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Expert Views On How To Handle Back To School Stresses

Expert Views On How To Handle Back To School Stresses. Hello everyone, I hope you are well. In today’s post, I will be sharing a guest post from Emma Taylor, Child and Adolescent Mental Health Services Lead at Wysa. Emma will share valuable insights on ways to support young individuals who may be struggling with their mental health. This is particularly important since a significant percentage of young people experience symptoms that require expert assistance. Therefore, her tips will help guide concerned individuals on how best to address the mental health needs of young people.

Expert Views On How To Handle Back To School Stresses

Research by Wysa reveals that more than 8 in 10 teenagers are experiencing mental health worries, with 1 in 3 needing professional support, according to standard screening. But most worryingly, young people aren’t getting the help they need. More than half (55%) who scored three or more on Generalized Anxiety Disorder-2 and Patient Health Questionnaire-2 screening questionnaires for anxiety and depression haven’t spoken to a relevant professional. Since 7 in 10 (69%) young people said they are apprehensive about school work and exams, what can parents do to help their young people this September?

Emma Taylor, Child and Adolescent Mental Health Services Lead at Wysa, a leading AI mental health app clinically proven to reduce anxiety and depression, shares her top tips.

Establish A Routine

Help young people and teenagers create a structured daily routine that includes time for schoolwork, hobbies, exercise and physical activity, relaxation and seeing their friends. A consistent routine can provide stability and security, essential for well-being, as it can reduce anxiety.

Expert Views On How To Handle Back To School Stresses

Sleep And Sleep

Our work with schools in Scotland shows that sleep is one of the most significant stresses felt by 7 in 10 young people. A lack of sleep makes them anxious and stressed, or stress, worry, and anxiety stop them from sleeping. Encourage young people to get a good night’s sleep by having a good routine, having downtime before bed, and keeping busy during the day so that they get physically tired. Remind them that being well rested gives them the energy to do the great things they want to – sleep is excellent.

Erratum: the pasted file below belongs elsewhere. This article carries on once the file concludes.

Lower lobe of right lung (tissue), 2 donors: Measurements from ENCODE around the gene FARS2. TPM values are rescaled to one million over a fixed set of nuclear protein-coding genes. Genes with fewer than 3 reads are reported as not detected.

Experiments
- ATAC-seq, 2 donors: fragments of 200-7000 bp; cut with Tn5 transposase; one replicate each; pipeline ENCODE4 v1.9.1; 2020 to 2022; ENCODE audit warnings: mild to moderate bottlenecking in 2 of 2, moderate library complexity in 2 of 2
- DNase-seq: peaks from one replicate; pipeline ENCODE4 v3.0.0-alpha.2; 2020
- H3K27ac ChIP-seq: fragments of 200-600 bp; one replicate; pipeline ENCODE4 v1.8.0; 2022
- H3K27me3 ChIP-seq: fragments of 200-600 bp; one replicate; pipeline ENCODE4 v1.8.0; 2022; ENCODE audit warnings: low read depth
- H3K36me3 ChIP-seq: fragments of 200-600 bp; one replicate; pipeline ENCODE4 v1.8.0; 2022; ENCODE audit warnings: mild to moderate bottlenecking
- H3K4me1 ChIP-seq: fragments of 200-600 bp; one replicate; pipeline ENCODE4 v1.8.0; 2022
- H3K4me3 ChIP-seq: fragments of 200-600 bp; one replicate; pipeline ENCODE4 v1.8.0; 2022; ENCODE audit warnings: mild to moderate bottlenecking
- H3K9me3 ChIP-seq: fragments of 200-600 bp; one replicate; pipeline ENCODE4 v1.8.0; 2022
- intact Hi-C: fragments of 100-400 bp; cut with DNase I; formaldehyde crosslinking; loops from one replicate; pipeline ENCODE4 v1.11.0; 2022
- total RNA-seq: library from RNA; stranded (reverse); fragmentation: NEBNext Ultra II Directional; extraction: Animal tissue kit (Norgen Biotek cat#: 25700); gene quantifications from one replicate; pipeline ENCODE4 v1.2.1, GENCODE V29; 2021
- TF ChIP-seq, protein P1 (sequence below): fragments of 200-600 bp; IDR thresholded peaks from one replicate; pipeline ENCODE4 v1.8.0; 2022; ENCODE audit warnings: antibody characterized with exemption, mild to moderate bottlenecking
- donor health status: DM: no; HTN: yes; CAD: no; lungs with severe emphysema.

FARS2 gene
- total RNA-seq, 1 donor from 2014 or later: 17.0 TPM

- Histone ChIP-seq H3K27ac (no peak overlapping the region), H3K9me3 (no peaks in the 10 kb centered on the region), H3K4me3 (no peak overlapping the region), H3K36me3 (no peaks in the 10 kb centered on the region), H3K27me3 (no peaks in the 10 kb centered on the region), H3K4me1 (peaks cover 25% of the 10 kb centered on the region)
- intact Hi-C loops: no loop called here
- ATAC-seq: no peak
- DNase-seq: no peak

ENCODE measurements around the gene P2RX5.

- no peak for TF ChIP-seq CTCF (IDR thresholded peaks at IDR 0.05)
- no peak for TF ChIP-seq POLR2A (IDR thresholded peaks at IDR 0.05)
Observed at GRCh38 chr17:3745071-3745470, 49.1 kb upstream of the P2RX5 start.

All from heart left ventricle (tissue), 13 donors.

Teach Stress Management Techniques

One great way to relieve anxiety and stress is through grounding via meditation and mindfulness. Help young people and teenagers learn stress management techniques, such as deep breathing exercises, mindfulness meditation, progressive muscle relaxation, or journaling. These techniques can provide them practical tools to cope with stress and anxiety.

Meet Them Where They Are

Young people use their phones all the time. The Wysa Youth Report showed that if teenagers had a free mental health app they could talk to about their worries in confidence, 78% would choose the app over a teacher. 3 in 10 say they go to TikTok for support with mental health. Wysa is available to young people aged 13+, with tailored and personalised support that works for teenagers.

Encourage Open Communication

Create an environment where young people feel comfortable expressing their feelings and concerns. Please encourage them to discuss their experiences, anxieties, and challenges regarding returning to school. Don’t dismiss their worries but use active listening where you paraphrase what they have said so that they feel heard.

Don’t Make It All About Academic Performance

Raising the next generation is about supporting them to become well-rounded individuals. Please encourage them to do their homework and focus on school, but don’t make it all about getting top grades. Too much pressure can make younger people more anxious and stressed, resulting in a performance decline.

Promote Healthy Lifestyle Habits

Emphasise the importance of maintaining a balanced lifestyle, such as regular exercise, a nutritious diet, and sufficient sleep. These lifestyle factors are crucial in managing mental health and overall well-being. Cook with them and make tasty snacks that are easy to grab.

Encourage Social Connections